Alaska Range climber rescued


A Denali Park ranger and helicopter practicing short-haul techniques

The annual climbing season in the Alaska Range is still about a month away, but Denali National Park and Preserve is reporting the first, high-altitude rescue of the year.

The Park’s Talkeetna-based,  A-Star, high-altitude helicopter Sunday hoisted 42-year-old Mastoshi Kuriaki from a camp near 8,600 feet on the West Ridge of  14,573-foot Mount Hunter.

The rescue came after the Alaska National Air National Guard spent the weekend in a valiant effort to reach the Japanese climber.

With the park service’s helicopter not yet on scene in Talkeetna last week, the federal agency reported it Friday turned to an Air Guard Pave Hawk helicopter and fixed-wing HC-130 from  Joint Base Elmendorf-Richardson outside of Anchorage to find and retrieve Kuriaki from a camp high on Hunter.

Hunter is a peak about 8 miles south of Mount Denali, the tallest peak in North America. Fukuoka, Japan-based Kuriaki is a highly experienced Alaska Range mountaineer who was reported to be on day 75 of what he had planned as a 65-day solo expedition when he made a decision to call for help.

A statement from the park reported its Communications Center picked up on SOS from Kuriaki’s one-way, GPS emergency tracking device at about 7:30 a.m. on Friday. By 10 a.m. that morning, the Air Guard had a Pave Hawk helicopter from the 210th Rescue Squadron and an HC-130 plane from the 211th Rescue Squadron along with a team of pararescuemen  from the 212th Rescue headed for the mountain.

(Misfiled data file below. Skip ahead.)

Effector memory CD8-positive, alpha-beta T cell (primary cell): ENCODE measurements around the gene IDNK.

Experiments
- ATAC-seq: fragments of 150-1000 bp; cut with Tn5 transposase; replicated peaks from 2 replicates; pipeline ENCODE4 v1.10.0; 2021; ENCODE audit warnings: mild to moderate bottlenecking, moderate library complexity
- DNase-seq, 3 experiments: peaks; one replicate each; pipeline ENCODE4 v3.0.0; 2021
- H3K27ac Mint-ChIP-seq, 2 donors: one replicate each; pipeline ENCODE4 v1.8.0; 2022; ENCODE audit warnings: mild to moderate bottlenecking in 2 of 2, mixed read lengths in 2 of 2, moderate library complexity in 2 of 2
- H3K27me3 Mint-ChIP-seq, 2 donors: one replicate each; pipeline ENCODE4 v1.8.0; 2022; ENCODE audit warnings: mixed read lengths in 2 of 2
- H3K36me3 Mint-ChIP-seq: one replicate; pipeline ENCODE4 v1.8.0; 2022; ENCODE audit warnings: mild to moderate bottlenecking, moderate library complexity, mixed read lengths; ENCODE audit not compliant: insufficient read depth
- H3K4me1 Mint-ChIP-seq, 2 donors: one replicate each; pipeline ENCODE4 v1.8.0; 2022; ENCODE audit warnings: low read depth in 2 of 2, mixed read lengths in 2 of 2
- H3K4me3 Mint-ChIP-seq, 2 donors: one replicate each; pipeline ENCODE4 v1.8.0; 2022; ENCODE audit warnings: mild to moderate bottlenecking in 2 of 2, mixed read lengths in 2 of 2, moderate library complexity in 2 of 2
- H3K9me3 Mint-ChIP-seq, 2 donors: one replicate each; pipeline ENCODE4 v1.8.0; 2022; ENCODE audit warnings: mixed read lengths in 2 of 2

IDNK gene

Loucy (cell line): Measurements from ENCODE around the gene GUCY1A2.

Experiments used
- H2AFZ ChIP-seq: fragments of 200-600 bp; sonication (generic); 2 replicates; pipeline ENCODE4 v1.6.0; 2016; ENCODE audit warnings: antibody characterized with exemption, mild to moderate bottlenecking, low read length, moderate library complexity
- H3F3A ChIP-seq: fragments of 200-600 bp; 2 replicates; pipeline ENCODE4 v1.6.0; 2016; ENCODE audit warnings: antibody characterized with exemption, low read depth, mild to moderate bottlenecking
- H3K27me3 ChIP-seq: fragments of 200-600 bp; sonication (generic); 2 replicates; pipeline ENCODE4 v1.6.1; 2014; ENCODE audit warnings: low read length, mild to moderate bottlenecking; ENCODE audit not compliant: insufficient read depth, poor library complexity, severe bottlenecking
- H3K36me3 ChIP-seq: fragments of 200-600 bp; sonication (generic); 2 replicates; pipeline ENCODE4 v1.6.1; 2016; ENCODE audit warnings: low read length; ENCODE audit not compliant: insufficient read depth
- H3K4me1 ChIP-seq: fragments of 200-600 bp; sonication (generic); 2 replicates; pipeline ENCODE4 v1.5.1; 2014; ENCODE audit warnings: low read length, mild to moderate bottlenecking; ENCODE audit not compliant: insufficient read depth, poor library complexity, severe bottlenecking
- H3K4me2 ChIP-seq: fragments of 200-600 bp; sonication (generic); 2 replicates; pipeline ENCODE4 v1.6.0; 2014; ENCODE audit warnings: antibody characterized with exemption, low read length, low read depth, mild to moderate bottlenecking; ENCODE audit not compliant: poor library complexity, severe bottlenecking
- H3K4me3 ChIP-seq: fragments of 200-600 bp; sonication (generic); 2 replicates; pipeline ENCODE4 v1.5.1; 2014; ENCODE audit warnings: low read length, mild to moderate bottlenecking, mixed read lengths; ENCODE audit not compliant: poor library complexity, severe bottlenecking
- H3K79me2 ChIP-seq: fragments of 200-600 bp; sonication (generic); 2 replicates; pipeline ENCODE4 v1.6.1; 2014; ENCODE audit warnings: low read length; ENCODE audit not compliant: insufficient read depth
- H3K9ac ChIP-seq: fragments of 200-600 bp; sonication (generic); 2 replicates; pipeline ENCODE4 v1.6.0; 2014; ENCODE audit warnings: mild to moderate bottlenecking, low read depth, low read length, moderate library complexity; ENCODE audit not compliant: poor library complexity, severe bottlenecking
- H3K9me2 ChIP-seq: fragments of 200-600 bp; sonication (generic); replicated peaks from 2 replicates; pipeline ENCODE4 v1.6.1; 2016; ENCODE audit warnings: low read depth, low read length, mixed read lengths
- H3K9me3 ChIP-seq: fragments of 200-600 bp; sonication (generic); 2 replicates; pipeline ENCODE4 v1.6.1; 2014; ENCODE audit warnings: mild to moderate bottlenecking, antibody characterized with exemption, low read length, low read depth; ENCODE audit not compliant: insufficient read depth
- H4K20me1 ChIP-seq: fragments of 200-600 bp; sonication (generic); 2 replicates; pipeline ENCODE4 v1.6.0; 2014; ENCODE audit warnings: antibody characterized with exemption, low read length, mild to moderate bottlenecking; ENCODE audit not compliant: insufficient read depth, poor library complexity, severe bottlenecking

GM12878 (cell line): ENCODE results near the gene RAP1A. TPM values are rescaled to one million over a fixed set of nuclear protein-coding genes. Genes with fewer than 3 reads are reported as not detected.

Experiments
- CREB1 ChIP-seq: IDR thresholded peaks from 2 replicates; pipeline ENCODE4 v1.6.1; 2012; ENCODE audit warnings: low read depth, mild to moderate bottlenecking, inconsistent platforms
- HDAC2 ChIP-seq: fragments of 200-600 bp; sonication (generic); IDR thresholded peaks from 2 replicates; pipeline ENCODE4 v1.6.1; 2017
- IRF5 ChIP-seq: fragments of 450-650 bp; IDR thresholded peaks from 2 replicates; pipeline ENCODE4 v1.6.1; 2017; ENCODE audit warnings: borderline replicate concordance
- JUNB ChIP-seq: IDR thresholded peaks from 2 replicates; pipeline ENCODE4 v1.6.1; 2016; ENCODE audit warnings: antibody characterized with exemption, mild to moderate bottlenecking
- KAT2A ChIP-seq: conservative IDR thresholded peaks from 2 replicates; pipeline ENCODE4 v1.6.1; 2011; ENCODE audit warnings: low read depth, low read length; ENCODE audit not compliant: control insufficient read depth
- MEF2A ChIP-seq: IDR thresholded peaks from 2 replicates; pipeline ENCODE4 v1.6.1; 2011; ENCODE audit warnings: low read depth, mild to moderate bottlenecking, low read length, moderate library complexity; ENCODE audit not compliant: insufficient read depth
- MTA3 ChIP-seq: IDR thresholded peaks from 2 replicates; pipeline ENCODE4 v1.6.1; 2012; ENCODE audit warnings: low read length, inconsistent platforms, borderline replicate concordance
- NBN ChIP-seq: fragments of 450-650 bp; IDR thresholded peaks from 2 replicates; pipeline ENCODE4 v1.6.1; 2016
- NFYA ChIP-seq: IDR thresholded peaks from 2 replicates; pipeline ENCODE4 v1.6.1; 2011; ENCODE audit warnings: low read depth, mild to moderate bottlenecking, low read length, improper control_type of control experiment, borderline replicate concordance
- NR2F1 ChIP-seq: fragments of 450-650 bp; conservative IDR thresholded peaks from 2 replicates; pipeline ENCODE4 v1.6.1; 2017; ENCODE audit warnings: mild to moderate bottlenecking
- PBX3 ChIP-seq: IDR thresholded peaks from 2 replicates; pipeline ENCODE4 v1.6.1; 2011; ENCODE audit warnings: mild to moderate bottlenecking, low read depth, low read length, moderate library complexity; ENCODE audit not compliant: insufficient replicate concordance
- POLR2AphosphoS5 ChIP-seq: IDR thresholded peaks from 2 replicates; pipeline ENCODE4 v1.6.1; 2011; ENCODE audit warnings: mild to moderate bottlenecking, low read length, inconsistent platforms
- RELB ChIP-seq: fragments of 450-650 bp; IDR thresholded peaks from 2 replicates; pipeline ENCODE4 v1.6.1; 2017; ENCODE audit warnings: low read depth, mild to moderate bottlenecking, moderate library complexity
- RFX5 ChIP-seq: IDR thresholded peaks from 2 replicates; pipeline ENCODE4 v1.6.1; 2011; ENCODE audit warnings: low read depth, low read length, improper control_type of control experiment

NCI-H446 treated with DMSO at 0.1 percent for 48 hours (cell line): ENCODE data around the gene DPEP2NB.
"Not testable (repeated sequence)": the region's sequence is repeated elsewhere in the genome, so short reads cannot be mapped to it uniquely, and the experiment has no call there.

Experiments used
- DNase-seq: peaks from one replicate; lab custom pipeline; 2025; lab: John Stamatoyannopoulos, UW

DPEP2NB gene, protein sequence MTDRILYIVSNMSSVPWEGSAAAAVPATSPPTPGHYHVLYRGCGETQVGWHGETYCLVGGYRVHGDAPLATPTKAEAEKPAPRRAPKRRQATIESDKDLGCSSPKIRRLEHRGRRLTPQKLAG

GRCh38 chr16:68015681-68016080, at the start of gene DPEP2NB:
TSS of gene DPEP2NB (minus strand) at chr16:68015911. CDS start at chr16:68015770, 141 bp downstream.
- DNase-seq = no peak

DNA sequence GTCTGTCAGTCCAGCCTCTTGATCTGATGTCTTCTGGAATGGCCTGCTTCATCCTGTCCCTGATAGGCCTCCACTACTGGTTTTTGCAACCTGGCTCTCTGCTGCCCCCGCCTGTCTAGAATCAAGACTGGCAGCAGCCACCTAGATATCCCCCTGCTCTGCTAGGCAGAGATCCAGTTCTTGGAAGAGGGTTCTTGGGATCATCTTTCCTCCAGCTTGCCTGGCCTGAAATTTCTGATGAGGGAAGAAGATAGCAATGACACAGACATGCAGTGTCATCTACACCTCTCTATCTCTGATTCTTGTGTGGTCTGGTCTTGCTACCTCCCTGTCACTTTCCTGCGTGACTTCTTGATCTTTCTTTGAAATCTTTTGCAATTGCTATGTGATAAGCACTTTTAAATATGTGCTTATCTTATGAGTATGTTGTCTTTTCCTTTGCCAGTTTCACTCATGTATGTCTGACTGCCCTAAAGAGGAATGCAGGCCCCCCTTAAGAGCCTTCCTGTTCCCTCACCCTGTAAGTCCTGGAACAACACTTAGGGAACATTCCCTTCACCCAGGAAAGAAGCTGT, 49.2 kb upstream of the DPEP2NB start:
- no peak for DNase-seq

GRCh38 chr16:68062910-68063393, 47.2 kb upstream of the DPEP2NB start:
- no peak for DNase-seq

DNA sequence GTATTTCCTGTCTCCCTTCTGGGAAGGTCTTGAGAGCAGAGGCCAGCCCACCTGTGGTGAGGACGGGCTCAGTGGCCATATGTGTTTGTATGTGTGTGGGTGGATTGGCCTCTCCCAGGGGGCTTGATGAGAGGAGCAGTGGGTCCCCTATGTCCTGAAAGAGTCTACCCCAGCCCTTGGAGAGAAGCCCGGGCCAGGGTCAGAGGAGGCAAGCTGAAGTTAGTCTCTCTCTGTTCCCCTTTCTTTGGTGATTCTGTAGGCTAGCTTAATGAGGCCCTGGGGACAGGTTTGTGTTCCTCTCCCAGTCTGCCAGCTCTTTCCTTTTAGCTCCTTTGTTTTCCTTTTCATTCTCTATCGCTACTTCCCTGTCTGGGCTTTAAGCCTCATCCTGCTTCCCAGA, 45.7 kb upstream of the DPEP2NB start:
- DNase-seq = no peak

Inclement weather kept the Pave Hawk and the PJs from reaching Kuriaki, but the Hc-130 circling above the scene was able to raise the climber on the aircraft radio he was carrying, according to the park service. Kuriaki reported he was down to two days worth of food with water for only three or four days, but safe in a snow shelter.

The problem, he said, was that he was stuck where he was of because of avalanche dangers all around. An big storm in late March pushed unusually warm and wet weather into the southern Alaska Range. About four-feet of snow came down in the space of a week.

They weather kept the Air Guard from reaching Kuriaki for two days, and by Sunday the park’s A-Star was in Talkeetna. With the weather improving, A-Star pilot Andy Hermansky was able to locate Kuriaki and lower a rescue basket to him at around noon. He climbed in and Hermansky short-hauled the climber to the Kahiltna Glacier where park mountianeering rangers Chris Erickson and David Weber were waiting to assist.

Everyone was then flowing safely back to Talkeetna.

The park said Kuriaki was making his ninth, solo winter attempt on Hunter in winter. He soloed to the top of the 20,310-foot Denali in the winter of 1998 and claimed the first, solo winter ascent of 17,400-Mount Foraker — Denali’s sister peak — in 2007. In all Kuriaki has launched 17 solo winter expeditions in the range, according to the park.

2 replies »

  1. its called insurance. and why do taxpayers have to pay for overweight medicare/cade peoples? is just the way it is

  2. Why do taxpayers get to fund this person’s adventures? Or are they now charged for rescues?

Leave a Reply